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Otitis Media (OM) is an infection of the middle ear. It is the second most common disease of childhood after upper respiratory tract infections and is one of the most common reasons for a child to visit the pediatrician's office. It is also seen in adults. Although both the diagnosis and the treatment of OM have improved enormously , serious complications still occur, although far less frequently than in the past. However, non-life-threatening complications such as hearing loss are very frequent, causing difficulty for the patient.
Middle Ear Effusion is the fluid behind the eardrum resulting from Otitis Media. There are three types of effusion: serious (thin, watery liquid), mucoid (thick and viscous, like mucous), and purulent (pus-like liquid). After an ear infection, 10% of patients have middle ear fluid lasting three months or more. Prolonged middle ear fluid associated with hearing loss may interfere with speech and language development in children.
What causes Otitis Media?
Abnormal function of the Eustachian tube appears to be the most common cause of middle ear infections. The Eustachian tube allows the passage of air from the back of the nose to the space behind the eardrum. An improperly functioning Eustachian tube can cause fluid to form in the middle ear space. Other contributing factors are infections of the upper respiratory tract, allergy, immune deficiencies, and abnormal function of the respiratory lining of the ears, nose and throat (ciliary dysfunction).
How is Otitis Media Diagnosed?
Otitis Media is classified into three types:
Acute Otitis Media (AOM) - rapid onset of symptoms/signs of acute infection such as fever, pain, and irritability.
Diagnosis is typically made with a thorough history and examination of the ears, nose, and throat. Examination of the ears may reveal any of the above types of Otitis Media. Hearing should be evaluated in any patient with recurrent or persistent Otitis Media. An impedance audiogram (tympanogram) may be performed to help confirm the presence of the fluid in the middle ear space.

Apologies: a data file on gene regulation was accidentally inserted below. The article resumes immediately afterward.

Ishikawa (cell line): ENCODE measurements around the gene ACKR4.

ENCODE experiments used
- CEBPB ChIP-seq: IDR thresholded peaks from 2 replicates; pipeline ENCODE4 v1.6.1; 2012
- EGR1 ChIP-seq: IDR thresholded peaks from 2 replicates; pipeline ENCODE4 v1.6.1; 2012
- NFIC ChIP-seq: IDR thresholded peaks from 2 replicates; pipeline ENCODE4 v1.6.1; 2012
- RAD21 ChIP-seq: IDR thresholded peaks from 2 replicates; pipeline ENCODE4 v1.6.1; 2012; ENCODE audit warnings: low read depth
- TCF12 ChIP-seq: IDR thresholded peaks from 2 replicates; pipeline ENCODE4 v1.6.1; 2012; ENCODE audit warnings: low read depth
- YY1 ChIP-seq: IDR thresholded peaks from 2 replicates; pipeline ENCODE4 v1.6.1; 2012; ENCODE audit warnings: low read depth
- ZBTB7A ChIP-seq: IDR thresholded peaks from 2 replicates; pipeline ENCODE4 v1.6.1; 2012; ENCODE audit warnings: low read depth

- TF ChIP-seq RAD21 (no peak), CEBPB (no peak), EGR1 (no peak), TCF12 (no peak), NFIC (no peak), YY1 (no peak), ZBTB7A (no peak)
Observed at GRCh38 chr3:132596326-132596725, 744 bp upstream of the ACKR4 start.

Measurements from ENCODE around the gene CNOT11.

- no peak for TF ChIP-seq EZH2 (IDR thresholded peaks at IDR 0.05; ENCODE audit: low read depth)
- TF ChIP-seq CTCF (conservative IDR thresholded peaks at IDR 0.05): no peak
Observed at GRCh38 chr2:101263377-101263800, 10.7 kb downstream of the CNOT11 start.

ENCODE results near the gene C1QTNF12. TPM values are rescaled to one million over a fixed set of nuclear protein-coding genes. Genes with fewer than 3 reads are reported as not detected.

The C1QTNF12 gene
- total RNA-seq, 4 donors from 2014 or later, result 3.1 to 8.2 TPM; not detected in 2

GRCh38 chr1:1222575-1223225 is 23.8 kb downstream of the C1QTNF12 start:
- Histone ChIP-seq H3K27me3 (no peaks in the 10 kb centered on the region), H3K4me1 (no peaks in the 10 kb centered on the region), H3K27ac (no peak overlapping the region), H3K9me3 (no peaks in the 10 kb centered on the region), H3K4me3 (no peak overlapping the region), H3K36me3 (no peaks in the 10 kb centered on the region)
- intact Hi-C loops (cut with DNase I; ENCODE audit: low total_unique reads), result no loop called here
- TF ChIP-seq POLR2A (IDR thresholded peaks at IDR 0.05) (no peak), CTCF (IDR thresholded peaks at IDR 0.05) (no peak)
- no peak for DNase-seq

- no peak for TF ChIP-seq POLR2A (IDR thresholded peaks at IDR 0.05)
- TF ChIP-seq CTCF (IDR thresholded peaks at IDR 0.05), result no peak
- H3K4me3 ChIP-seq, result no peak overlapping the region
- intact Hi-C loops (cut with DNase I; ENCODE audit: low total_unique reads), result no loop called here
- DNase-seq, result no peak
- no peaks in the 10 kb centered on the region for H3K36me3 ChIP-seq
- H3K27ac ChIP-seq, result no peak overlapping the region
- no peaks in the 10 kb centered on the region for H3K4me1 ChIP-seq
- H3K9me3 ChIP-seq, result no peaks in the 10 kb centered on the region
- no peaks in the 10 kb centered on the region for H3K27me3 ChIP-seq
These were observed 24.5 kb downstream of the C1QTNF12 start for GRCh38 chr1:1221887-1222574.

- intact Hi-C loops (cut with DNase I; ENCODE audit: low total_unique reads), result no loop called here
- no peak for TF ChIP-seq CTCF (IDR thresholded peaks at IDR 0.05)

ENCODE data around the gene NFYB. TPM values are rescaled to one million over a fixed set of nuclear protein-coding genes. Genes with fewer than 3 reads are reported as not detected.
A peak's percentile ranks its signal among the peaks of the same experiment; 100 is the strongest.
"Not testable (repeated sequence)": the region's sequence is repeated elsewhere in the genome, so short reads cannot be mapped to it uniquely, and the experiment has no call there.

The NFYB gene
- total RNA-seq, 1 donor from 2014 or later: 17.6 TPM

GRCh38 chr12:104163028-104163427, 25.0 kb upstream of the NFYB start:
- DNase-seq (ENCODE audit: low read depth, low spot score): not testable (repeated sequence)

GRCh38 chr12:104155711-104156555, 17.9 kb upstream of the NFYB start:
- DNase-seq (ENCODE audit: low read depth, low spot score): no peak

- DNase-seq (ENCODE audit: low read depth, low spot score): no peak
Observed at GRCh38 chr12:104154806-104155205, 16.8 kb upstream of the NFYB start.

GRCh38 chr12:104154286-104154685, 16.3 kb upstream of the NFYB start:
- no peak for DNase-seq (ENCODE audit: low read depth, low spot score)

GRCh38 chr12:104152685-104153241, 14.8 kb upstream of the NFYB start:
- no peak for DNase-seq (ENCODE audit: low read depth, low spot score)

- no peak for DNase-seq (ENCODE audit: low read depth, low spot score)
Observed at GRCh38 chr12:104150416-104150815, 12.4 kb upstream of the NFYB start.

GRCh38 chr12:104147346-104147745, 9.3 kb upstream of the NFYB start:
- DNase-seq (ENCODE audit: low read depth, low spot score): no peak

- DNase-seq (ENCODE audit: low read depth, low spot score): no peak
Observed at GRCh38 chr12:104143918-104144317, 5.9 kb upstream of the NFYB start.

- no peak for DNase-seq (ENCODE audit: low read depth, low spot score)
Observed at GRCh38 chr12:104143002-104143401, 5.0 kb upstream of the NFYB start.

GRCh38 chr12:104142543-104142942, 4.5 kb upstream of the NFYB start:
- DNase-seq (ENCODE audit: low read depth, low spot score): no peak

Otitis Media with Effusion (OME) - fluid in the middle ear without symptoms/signs of acute infection but often accompanied by hearing loss.
Chronic Suppurative Otitis Media (CSOM) - prolonged or intermittent drainage through a tube or perforation (hole) in the eardrum.
Common Signs and Symptoms of Otitis Media:
Otalgia (Ear Pain)
Otorrhea (ear drainage)
How is Otitis Media Treated?
Uncomplicated Acute Otitis Media (AOM) should initially be treated with oral antibiotics. A ten day course of therapy is recommended, with significant improvement expected within 72 hours. If the patient does not improve significantly in that time, then a resistant organism (bacteria) should be suspected and a stronger antibiotic should be used. After a ten day course of effective antibiotic therapy, up to 50% of patients are clinically well but have persistent middle ear fluid. If the patient remains asymptomatic, the fluid can be followed, because it may take up to 3 months to resolve after a single infection. If the patient develops frequent and recurrent bouts of Otitis Media, other treatments may be considered. Other disease processes that may be associated with ear infections are sinusitis, nasal allergy, immune deficiency, ciliary dysfunction, enlarged or infected adenoids, and cleft palate. Identification and treatment of these factors may help to control Otitis Media.
Patients who experience frequent or recurrent Otitis Media can be considered for the following treatment options:
Antibiotic Prophylaxis - Antibiotics in a once-a-day dose to try to prevent recurrent infections. If tolerated, treatment should usually be administered for 2 to 3 months. Children who experience infections during this treatment usually require surgical intervention.
Myringotomy and Tube Insertion - Children who are unable to tolerate antibiotic prophylaxis or have breakthrough infections while on prophylaxis are candidates for myringotomy tubes. This is typically performed as an outpatient procedure under general anesthesia. The tubes are temporary, lasting 6 to 12 months in the ears. A new laser procedure, Otolam, is currently being tested. No long term results are currently available with this technique.
Adenoidectomy - Adenoidectomy (removal of the adenoids) and, to some extent, tonsillectomy (removal of the tonsils) have long been advocated for definitive management of middle ear disease. Enlargement of the adenoids can cause obstruction of the Eustachian tubes or be a source of bacteria that can cause middle ear infections. There is evidence that Adenoidectomy is helpful in some children with Otitis Media with effusion. Children with a history of snoring and/or chronic mouth breathing with nasal obstruction should be evaluated for possible adenoid and tonsil enlargement.